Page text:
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Chargers' offensive woes lead to another loss, 2-3 start

(AP Photo/Marcio Jose Sanchez)

By GREG BEACHAM

AP Sports Writer

CARSON, Calif. (AP) Melvin Gordon was flooded by familiar feelings after his delayed season debut with the Los Angeles Chargers.

Not many of those feelings were warm or fuzzy.

Instead, the star fifth-year running back has been transported back to the bad old days of his first three NFL seasons when his Chargers fell into an early hole in the standings and spent the rest of the year scrambling to get out.

Los Angeles (2-3) has a losing record after five games for the fourth time in Gordon's five seasons after its 20-13 loss to the previously winless Denver Broncos on Sunday. Even more embarrassingly, the Chargers failed to score an offensive touchdown for the first time since Dec. 13, 2015, ending a streak of 55 regular-season games.

When asked if he recalled any early season games that left him feeling as frustrated as this debacle, Gordon smiled and replied: "Plenty. But not for a while."

"We just couldn't get going," Gordon added. "What frustrated me most was being inside the 20, being right at the goal line and not converting. That's just not Chargers football. You know us. We get to the goal line, we're licking our chops (and) we usually get it in."

Gordon ended his holdout late last month only to return to a once-familiar litany of missed opportunities, untimely mistakes and a late comeback that fell short. He rushed for just 31 yards on 12 carries and caught four passes for 7 yards.

His fellow running back, Austin Ekeler, had 15 receptions on numerous check-downs, but managed just 86 yards. According to NFL.com, Ekeler is the first player since 1950 to make at least 15 catches without gaining 100 yards.

What's more, Philip Rivers threw 48 passes that produced only 211 yards.

Those high-volume, low-yield numbers epitomized the Chargers' frustrating offensive day against Denver. Los Angeles' only gain longer than 20 yards was Desmond King's 68-yard TD punt return.

"We're an explosive offense," Gordon said. "We've got the talent. It was just one of those days where nobody could get going. It's unfortunate, man. It's crazy with all the talent we have. ... We're 2-3. It's a hole, but it ain't nothing we can't do if we play together. We've got some guys out, but that's no excuse."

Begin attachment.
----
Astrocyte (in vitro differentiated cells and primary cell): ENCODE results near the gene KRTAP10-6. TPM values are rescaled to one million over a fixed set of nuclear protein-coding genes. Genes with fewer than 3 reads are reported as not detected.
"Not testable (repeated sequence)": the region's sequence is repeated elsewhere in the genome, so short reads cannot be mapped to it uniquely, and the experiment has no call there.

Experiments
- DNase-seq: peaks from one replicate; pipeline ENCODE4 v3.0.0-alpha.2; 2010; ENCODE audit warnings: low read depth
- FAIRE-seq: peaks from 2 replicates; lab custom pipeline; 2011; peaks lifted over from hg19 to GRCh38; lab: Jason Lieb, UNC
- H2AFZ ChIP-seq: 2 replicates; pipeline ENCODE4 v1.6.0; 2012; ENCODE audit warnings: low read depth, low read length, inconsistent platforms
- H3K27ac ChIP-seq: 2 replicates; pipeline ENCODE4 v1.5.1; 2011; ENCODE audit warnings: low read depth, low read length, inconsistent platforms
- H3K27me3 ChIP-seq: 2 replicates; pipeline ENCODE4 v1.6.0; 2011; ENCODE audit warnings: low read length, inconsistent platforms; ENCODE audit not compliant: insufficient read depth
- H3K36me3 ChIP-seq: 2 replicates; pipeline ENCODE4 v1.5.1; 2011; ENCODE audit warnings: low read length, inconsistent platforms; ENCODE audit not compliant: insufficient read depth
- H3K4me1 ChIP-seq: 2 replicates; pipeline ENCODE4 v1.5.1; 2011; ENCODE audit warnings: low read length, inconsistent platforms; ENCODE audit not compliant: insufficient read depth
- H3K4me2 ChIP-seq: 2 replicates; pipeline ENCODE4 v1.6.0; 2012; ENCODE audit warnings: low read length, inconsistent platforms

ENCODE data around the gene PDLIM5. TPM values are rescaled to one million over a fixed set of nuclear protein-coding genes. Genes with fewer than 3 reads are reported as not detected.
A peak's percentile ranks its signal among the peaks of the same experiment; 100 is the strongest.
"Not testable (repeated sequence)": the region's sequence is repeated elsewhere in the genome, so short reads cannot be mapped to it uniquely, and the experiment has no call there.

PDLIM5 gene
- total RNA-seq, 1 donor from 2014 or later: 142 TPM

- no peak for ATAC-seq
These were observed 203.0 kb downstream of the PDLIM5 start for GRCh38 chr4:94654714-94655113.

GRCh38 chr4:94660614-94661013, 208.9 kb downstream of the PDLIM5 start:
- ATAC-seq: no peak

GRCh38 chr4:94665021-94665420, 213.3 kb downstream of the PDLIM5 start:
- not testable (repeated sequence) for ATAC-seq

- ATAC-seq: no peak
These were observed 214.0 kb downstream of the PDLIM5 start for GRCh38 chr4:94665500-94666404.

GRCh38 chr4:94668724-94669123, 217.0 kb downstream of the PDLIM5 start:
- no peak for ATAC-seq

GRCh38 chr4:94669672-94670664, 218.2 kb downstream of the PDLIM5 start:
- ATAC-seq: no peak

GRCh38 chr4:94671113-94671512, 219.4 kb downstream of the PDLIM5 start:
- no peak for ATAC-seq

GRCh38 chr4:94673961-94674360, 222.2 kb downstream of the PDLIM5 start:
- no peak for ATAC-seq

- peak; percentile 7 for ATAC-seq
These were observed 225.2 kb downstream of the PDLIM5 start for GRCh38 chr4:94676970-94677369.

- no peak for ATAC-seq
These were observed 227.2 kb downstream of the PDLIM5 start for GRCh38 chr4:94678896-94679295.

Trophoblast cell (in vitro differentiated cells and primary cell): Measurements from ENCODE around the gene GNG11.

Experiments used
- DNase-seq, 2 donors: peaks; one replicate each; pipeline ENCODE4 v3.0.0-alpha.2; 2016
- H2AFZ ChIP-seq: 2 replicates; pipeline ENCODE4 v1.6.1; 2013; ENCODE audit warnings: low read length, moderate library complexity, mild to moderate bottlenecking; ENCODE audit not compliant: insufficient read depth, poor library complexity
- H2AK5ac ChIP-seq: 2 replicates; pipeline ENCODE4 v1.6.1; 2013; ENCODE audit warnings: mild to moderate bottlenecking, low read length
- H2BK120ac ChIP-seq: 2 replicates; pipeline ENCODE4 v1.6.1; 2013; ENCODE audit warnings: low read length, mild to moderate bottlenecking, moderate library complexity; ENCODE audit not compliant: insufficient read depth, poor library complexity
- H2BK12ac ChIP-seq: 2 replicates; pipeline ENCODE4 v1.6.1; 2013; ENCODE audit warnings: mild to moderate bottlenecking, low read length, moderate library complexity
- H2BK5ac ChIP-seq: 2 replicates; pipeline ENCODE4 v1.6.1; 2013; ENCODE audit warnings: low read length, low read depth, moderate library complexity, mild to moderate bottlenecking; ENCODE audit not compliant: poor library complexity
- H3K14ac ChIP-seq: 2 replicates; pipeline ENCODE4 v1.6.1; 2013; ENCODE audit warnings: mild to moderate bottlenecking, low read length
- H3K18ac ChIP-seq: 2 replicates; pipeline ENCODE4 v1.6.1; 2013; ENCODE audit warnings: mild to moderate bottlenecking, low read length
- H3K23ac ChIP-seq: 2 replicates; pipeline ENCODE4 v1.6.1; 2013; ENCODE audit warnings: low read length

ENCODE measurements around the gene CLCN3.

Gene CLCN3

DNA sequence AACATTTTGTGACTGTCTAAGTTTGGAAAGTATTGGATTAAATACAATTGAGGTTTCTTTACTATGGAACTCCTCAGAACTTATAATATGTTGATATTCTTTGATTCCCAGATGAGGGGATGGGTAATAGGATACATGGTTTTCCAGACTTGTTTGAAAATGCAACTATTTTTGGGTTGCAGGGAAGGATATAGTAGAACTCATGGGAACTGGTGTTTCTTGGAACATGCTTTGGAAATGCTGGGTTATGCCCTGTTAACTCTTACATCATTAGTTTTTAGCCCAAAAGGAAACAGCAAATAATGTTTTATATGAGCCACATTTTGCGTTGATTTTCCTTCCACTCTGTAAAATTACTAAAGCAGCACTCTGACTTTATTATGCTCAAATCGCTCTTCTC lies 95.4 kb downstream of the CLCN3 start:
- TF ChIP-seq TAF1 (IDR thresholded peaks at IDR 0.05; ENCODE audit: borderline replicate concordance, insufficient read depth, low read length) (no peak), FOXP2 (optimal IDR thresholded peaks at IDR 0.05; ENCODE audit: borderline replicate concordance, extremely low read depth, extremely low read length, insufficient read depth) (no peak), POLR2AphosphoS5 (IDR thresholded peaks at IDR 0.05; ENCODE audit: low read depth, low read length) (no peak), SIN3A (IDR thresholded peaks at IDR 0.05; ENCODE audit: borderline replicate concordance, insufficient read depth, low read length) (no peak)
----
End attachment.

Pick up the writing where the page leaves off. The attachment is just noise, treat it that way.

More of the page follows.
Rivers and his veteran teammates have grown used to spending the entire autumn making up for the mistakes of late summer, but that doesn't mean they like it.

"We've been in this boat a lot," Rivers said. "Obviously you don't want to be, but we have been. This exact group hasn't been, but a lot of us have. We'll see how this group responds collectively."

Much of the blame for the Chargers' offensive ineptitude could be laid squarely at the feet of their 37-year-old quarterback. The Bolts desperately needed a strong game from Rivers with several key teammates sidelined, their franchise running back fighting rust and their entire offense running out of sync even before center Mike Pouncey left with an injury.

Instead, in his 213th consecutive regular-season start, Rivers failed to mount a touchdown drive in a game for only the eighth time in that stretch dating to 2006.

Rivers threw two interceptions, including a foolhardy throw late in the third quarter into double coverage in the end zone, where linebacker Alexander Johnson picked it off with ease. Rivers also committed a blatant intentional grounding penalty that pushed Los Angeles beyond rookie kicker Chase McLaughlin's field goal range in the second quarter.

"They had a good plan," Rivers said. "They did a nice job. ... It just wasn't going to be one of those 350-yard days where we were going to go up and down the field. I think I'm going to look at it and go, `Gosh.'"

The Chargers repeatedly failed to pick up easy points, even in difficult situations. After coach Anthony Lynn decided to go for a touchdown from the Denver 1 on the final snap of the first half instead of taking a field goal with his team down 17-0, Ekeler fumbled while trying to stretch the ball over the goal line.

"Me and the 1-yard line, we have an interesting relationship," Ekeler said, recalling his fumble at the 1 in a similar situation during a loss at Detroit last month. "We got all the way down there, but we've got to finish a drive. I don't know what it is. I honestly don't know. ... It's frustrating, but you've got to keep moving forward. We were getting chances. We just couldn't get any traction."

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Updated October 6, 2019

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